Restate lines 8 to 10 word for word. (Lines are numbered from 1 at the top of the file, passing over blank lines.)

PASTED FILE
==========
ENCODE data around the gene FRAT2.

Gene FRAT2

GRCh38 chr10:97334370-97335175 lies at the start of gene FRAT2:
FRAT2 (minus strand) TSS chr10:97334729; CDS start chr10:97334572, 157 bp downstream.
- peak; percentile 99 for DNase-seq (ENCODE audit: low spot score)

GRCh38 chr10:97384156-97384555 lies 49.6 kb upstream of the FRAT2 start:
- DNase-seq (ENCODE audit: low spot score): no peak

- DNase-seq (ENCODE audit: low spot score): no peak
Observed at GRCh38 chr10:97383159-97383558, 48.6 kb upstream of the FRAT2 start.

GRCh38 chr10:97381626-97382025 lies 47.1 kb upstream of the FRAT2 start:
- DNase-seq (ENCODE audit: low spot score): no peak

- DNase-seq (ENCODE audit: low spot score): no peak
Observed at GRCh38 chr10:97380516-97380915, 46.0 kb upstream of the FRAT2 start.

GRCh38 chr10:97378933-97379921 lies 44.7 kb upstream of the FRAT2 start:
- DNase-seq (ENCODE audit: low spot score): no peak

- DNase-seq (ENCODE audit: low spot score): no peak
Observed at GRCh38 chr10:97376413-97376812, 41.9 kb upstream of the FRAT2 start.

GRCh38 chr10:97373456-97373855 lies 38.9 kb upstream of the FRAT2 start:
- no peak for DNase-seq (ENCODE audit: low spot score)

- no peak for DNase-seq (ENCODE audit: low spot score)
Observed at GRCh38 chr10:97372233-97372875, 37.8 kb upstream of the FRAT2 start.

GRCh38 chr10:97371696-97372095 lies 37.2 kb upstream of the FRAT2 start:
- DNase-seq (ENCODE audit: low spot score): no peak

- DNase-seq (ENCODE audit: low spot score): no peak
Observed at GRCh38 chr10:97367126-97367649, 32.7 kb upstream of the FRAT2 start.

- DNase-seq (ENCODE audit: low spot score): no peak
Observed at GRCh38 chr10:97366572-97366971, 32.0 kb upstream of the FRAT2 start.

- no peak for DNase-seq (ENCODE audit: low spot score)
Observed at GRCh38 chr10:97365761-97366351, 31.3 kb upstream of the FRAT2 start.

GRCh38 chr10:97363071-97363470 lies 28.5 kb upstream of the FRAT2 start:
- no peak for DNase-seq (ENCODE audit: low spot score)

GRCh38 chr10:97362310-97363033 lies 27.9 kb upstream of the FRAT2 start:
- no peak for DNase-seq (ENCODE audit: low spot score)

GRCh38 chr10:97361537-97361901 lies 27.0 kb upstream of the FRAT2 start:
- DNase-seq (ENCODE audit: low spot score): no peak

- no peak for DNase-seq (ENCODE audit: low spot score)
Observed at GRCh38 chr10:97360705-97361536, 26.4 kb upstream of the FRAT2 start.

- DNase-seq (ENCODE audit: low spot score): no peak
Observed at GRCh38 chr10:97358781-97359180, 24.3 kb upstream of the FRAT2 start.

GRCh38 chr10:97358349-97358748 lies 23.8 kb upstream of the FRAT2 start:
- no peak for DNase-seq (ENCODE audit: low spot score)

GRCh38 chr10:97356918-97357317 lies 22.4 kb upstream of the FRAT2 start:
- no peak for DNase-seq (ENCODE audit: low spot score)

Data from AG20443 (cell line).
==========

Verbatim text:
- DNase-seq (ENCODE audit: low spot score): no peak
Observed at GRCh38 chr10:97383159-97383558, 48.6 kb upstream of the FRAT2 start.

GRCh38 chr10:97381626-97382025 lies 47.1 kb upstream of the FRAT2 start: